The researchers broke down problem-solving into two parts — gathering facts about a situation and devising solutions. Roughly 400 undergraduate participants were divided into groups of 16 people each and played an online game developed by the Defense Department that simulated predicting a pending terrorist attack. Some of those groups were what the researchers called “clustered,” or connected to each other in a clear team structure. Other groups were less connected, with workers essentially communicating with one or two people, and information was not shared among the entire group.
The highly clustered groups were 5% better than the loosely connected ones at gathering facts about the problem.That’s probably because they were more coordinated and could divide up into different areas of research, preventing overlap, the researchers concluded.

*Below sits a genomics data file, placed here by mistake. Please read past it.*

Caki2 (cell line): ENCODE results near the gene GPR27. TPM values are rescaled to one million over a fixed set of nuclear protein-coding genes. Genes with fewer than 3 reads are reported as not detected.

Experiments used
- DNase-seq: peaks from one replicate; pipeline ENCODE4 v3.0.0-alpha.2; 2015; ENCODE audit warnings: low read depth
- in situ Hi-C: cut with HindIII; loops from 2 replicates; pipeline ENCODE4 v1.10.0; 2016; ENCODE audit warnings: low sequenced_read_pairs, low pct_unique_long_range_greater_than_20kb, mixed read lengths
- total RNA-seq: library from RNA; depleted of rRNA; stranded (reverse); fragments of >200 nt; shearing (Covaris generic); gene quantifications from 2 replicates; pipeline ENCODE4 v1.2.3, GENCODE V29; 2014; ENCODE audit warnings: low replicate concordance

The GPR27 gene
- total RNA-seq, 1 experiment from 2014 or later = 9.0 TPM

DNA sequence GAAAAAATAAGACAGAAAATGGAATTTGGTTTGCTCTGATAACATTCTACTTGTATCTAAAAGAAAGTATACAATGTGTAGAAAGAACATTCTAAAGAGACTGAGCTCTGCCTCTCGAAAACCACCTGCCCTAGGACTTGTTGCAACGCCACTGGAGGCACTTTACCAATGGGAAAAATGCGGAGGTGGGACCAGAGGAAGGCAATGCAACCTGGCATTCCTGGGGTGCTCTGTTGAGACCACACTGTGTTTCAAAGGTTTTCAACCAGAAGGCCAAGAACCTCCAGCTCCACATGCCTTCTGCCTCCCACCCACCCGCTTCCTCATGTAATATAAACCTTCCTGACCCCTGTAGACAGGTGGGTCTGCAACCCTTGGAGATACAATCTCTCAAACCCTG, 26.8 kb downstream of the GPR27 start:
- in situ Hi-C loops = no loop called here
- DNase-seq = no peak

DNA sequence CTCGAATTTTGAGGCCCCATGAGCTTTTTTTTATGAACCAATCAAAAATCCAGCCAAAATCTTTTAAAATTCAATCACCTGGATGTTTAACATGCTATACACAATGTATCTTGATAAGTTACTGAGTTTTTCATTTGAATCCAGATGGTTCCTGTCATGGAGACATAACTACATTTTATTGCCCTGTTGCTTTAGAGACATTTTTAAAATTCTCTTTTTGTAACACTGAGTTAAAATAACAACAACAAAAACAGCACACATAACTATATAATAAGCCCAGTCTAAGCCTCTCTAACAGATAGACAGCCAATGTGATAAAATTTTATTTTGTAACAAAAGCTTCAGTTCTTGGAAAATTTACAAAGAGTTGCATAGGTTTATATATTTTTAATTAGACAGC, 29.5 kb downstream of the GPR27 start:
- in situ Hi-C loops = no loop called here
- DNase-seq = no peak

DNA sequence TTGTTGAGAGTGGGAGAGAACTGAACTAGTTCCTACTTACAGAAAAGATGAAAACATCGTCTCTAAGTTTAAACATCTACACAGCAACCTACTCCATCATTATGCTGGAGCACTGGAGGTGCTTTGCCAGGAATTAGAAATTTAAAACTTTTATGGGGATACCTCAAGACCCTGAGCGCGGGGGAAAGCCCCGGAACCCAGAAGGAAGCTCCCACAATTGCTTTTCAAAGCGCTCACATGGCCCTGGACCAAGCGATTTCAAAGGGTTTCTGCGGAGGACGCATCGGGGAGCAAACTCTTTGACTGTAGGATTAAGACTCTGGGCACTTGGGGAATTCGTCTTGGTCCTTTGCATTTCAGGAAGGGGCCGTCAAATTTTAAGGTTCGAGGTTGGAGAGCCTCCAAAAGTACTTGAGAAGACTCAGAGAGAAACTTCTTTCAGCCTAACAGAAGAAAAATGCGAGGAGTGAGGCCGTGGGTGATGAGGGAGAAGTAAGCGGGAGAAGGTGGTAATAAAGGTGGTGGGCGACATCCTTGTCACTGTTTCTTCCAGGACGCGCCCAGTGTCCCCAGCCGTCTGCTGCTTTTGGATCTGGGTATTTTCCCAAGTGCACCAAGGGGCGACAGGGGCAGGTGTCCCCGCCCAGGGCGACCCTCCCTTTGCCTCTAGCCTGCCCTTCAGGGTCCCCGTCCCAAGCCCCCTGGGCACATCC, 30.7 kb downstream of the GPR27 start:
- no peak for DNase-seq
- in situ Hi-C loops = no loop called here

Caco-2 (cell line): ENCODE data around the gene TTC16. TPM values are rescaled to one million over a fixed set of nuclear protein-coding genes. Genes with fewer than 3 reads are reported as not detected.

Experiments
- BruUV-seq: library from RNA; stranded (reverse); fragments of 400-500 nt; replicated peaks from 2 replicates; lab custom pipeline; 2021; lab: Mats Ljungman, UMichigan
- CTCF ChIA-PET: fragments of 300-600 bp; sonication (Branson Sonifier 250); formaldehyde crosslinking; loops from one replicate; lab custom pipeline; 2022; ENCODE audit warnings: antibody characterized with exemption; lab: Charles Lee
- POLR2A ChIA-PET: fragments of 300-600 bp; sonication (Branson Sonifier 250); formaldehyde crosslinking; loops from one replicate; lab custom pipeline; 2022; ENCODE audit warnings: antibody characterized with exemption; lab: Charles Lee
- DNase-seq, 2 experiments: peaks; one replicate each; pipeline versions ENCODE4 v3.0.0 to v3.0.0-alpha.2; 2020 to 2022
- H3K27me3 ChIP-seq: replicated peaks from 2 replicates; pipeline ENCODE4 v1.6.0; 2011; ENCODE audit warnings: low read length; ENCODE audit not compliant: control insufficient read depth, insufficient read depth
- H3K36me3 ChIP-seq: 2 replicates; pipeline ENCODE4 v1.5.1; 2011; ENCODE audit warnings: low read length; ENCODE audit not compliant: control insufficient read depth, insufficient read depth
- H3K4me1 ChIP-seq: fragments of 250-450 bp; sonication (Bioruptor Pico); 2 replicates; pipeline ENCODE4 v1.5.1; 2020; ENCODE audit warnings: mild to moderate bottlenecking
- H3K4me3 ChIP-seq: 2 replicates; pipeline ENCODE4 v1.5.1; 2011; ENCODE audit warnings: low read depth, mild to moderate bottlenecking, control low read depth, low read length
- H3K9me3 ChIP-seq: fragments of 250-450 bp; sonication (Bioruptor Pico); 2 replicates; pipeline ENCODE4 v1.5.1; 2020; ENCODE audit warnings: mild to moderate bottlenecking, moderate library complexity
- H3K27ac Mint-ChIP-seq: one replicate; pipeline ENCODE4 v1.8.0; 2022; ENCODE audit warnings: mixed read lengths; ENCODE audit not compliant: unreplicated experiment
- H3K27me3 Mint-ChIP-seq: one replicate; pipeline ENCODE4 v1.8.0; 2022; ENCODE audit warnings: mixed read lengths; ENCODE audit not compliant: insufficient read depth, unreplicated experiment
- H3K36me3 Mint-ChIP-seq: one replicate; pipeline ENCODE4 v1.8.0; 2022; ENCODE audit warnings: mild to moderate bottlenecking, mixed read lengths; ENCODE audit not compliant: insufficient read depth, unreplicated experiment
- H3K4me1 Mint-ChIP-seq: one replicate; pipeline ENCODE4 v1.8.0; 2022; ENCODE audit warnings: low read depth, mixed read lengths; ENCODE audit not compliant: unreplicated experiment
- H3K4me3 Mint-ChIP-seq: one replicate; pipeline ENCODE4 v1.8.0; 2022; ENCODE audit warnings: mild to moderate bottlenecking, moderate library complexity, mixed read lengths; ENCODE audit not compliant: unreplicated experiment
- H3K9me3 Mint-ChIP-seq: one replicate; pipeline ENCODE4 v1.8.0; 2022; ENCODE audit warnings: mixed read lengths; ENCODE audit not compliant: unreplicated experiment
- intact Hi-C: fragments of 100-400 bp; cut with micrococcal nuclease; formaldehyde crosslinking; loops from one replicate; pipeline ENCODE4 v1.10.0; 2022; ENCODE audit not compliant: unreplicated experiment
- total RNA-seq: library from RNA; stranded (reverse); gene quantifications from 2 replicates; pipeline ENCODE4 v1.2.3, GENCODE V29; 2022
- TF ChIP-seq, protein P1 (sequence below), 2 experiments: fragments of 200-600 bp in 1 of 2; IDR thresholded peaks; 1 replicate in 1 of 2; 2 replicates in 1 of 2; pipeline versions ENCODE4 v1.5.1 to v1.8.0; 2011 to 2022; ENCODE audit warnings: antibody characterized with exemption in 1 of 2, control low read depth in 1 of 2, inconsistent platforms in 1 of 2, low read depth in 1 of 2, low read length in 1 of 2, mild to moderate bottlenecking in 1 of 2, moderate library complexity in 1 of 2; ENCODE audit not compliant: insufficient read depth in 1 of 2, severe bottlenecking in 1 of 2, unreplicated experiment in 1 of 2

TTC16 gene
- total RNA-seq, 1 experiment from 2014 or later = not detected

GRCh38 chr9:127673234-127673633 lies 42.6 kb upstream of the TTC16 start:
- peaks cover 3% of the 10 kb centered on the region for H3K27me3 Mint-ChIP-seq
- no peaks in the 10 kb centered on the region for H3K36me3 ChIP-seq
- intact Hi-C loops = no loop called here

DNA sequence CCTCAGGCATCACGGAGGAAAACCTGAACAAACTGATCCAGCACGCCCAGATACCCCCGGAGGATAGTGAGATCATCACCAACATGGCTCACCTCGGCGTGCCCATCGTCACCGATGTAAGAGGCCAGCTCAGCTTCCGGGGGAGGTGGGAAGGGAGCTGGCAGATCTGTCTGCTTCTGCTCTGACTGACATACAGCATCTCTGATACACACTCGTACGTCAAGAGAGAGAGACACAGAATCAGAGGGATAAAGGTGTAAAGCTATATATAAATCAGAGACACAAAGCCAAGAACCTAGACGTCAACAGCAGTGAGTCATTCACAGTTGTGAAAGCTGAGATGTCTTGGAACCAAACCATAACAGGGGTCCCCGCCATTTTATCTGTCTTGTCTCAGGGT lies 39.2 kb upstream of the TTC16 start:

Yet the highly collaborative groups came up with fewer solutions than the more isolated groups did. People tend to copy each other and agree more when they are trying to come up with solutions together, the researchers suggest. The phenomenon is similar to “group think,” although Dr. Bernstein says it could also be described as “cognitive laziness,” because people tend to parrot one another’s ideas, and sometimes simply lack the will to disagree with a group consensus.